Sánchez has an air of a lame duck

At the time when the vote count gave 58 seats to Moreno Bonilla, an absolute majority in Andalusia that he did not expect, the critical mass of commentators and commentators began to point to Pedro Sánchez, who would follow the election night from Moncloa.

NewsEditor
NewsEditor
24 June 2022 Friday 15:37
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Sánchez has an air of a lame duck

At the time when the vote count gave 58 seats to Moreno Bonilla, an absolute majority in Andalusia that he did not expect, the critical mass of commentators and commentators began to point to Pedro Sánchez, who would follow the election night from Moncloa. Someone took the lame duck theory out of the manual, an Anglo-Saxon expression that is applied to North American presidents at the end of their second term when they become irrelevant despite exercising presidential functions and residing in the White House. They already live in the past even though they are in the present.

We must be cautious before writing the political obituary of Pedro Sánchez. But seeing the map of Andalusia dyed blue, without a single province painted red, must impress the president who has made resilience his usual way of dealing with problems in his public life.

Pedro Sánchez's role on the international stage has risen to the occasion. New Zealand Prime Minister Jacinda Ardern said he was the leader she respected the most, along with the Danish prime minister. All three are Social Democrats.

In a week it will host the NATO summit, which will be held in Madrid with two very relevant issues on the agenda: the war in Ukraine and the request for Sweden and Finland to join the Atlantic Alliance. Foreign policy is usually the refuge of many leaders caught up in the tensions inherent to the governability of their country. Emmanuel Macron has spoken over a hundred hours on the phone with Putin since last December. A few days ago he said that the Kremlin autocrat who has destroyed entire cities in Ukraine could not be humiliated and in the last week of the campaign he moved to Romania and traveled on the Orient Express from Poland to Kyiv together with Scholz and Draghi to meet the brave and desperate Zelensky.

It was of no use to Macron to obtain a majority in the National Assembly, in which he will have to maneuver between the blocks of Mélenchon's left-wing amalgamation and a Marine Le Pen who has broken into the Chamber with 88 far-right deputies. A failure of the new policy of Macron, whom the French have twice voted for president but on Sunday they gave him a solemn slap in the legislative elections.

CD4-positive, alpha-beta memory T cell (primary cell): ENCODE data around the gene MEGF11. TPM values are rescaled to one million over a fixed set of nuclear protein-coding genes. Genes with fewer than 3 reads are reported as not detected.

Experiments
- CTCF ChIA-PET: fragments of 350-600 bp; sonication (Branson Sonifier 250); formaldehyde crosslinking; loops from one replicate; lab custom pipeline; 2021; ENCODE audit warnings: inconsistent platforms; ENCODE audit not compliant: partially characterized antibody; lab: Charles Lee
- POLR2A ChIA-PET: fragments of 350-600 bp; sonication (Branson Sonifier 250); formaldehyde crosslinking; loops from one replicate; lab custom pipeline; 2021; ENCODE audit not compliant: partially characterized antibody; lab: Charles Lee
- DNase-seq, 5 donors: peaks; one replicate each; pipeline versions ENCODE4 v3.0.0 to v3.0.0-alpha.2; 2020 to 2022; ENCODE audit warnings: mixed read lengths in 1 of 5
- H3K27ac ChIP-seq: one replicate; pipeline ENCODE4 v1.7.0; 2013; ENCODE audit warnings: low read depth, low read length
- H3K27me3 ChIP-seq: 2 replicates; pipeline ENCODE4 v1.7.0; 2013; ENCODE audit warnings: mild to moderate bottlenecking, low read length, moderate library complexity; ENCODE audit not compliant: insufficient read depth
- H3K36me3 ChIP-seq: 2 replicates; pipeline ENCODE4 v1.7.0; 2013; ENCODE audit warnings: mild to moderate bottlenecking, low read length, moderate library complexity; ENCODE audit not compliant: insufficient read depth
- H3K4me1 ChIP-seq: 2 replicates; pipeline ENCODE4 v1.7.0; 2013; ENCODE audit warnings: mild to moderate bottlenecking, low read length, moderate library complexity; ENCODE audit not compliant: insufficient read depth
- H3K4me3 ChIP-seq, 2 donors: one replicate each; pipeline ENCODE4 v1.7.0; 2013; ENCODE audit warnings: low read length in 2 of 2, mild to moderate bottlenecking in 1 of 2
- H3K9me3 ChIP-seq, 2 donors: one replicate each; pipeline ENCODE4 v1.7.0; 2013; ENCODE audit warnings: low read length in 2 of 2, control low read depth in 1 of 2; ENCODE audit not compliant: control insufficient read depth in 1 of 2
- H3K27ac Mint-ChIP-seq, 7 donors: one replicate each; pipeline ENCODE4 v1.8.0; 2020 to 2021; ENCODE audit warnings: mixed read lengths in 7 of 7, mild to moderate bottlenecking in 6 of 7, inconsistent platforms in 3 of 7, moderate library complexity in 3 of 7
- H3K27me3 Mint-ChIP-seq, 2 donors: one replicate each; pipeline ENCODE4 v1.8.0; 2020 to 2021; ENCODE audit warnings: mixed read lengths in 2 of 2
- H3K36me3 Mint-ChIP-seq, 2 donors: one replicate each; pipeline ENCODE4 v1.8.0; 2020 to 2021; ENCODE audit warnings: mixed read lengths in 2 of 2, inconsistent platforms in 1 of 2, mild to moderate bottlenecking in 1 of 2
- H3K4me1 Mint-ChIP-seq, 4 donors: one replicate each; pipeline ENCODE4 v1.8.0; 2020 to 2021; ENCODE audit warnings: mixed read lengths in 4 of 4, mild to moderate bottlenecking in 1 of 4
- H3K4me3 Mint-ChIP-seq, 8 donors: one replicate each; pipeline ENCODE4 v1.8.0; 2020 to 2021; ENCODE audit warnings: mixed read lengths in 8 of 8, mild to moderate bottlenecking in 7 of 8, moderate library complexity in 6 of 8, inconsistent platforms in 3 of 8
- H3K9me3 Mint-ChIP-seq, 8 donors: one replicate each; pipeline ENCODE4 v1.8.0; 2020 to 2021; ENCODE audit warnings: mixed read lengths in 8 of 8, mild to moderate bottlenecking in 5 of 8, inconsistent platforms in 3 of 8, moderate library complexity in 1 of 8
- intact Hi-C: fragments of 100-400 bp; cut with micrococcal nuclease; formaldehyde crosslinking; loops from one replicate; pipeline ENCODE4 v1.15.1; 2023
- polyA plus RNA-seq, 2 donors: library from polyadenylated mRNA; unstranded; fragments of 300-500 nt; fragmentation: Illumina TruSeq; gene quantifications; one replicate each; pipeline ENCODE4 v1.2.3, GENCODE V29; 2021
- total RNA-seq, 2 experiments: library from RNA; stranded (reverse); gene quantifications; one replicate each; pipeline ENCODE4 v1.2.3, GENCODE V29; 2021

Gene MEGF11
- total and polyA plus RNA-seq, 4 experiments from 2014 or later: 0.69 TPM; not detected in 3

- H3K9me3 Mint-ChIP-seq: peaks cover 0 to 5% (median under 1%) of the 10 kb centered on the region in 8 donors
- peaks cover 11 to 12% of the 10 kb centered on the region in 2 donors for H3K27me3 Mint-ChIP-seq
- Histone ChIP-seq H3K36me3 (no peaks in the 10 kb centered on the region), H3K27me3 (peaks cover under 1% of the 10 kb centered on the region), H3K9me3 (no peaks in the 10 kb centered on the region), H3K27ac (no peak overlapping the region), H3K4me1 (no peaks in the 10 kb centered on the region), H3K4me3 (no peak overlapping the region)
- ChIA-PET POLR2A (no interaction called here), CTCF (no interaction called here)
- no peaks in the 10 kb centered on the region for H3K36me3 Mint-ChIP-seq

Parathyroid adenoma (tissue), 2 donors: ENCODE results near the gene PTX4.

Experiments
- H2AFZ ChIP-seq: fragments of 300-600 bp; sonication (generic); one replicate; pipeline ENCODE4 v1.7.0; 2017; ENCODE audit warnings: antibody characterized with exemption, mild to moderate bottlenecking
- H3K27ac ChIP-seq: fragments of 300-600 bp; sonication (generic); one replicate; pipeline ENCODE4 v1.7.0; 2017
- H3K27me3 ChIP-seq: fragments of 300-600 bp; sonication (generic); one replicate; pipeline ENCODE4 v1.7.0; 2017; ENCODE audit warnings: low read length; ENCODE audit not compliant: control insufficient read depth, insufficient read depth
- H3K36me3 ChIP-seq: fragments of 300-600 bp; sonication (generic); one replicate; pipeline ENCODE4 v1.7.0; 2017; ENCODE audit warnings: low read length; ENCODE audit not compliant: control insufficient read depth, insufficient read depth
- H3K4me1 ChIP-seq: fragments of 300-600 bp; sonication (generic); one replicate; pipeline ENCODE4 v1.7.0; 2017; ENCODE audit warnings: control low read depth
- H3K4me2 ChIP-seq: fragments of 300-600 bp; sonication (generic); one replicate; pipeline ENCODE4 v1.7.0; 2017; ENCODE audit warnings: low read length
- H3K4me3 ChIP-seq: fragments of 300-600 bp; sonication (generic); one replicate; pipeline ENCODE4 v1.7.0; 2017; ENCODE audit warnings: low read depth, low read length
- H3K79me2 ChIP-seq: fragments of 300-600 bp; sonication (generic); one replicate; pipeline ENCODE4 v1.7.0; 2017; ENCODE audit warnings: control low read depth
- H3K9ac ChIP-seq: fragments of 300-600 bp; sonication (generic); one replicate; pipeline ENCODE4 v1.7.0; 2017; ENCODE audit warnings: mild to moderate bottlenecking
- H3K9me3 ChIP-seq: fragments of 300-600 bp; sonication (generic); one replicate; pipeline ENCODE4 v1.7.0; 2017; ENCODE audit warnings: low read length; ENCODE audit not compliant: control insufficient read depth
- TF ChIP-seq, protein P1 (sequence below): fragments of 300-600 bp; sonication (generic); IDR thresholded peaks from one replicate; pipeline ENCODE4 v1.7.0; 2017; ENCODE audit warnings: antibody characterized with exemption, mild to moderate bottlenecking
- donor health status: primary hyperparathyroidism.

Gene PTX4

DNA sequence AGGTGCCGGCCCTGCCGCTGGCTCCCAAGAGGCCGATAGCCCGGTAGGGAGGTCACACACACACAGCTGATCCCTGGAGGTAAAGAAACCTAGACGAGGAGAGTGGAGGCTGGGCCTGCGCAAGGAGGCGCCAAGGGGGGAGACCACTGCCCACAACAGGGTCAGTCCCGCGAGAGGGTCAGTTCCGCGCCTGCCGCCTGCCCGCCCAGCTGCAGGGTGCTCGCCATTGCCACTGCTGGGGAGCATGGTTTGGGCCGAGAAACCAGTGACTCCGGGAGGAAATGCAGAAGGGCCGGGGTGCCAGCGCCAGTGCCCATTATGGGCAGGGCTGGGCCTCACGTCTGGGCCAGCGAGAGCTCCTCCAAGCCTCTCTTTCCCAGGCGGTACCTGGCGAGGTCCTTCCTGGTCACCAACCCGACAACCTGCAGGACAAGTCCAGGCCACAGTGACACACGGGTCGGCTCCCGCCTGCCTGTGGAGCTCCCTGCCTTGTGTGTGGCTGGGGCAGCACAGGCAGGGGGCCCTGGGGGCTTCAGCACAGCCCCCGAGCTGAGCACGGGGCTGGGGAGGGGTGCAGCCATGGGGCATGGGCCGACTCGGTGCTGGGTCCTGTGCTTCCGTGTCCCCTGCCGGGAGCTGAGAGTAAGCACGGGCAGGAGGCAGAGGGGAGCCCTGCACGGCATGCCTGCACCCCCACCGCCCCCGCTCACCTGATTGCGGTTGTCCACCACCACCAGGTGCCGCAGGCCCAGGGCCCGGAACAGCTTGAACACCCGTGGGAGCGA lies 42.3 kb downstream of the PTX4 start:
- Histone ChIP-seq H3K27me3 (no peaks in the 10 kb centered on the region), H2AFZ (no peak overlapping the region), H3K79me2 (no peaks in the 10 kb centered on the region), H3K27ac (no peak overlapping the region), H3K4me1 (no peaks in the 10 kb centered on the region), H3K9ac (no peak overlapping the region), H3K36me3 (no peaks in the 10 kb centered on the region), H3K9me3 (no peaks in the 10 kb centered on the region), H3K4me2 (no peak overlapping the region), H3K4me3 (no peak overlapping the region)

Pedro Sánchez could pass with a note in foreign policy. But in politics he does not live on foreign prestige. Neither of blows of effect or the occurrences of the communication experts that surround him. When someone is neglected, someone gets off the hook with moralizing rhetoric or with campaigns on the networks that confuse locals and strangers.

The coalition government has a serious problem in the coalition itself. On fundamental issues such as security, the war in Ukraine, relations with NATO and the European Union and the role of the monarchy they have discrepancies that several ministers of United We Can are responsible for disclosing to the four winds.

Divisions in governments are usually punished at the polls. That effusive embrace between Pedro Sánchez and Pablo Iglesias upon sealing the coalition government heralded a clash of two very different political cultures, that of the center-left and that of the radical left.

But the PSOE had 120 seats and needed for the investiture the 35 offered by Pablo Iglesias, plus the rest of the nationalist, independentist and concerted parties, which not only invested it but also approved the budgets.

And from that moment the problems began because Pedro Sánchez's speech and political action are conditioned by the heterogeneity of his partners. In this sense, he becomes more and more like a lame duck because his ability to maneuver is more fragile. Podemos will go its own way and the independentists will not accept any other way out than the rhetoric of independence. Logical.

What would the resilient manual say in such a critical situation? I imagine that it would happen by dismissing the Podemos ministers and limiting relations with the independentistas to the ordinary administration of public affairs. And govern as a minority until elections are called. Who would put a motion of censure on him? He could recover the space of the centrality although perhaps it is too late. In Andalusia it has been occupied by the PP.

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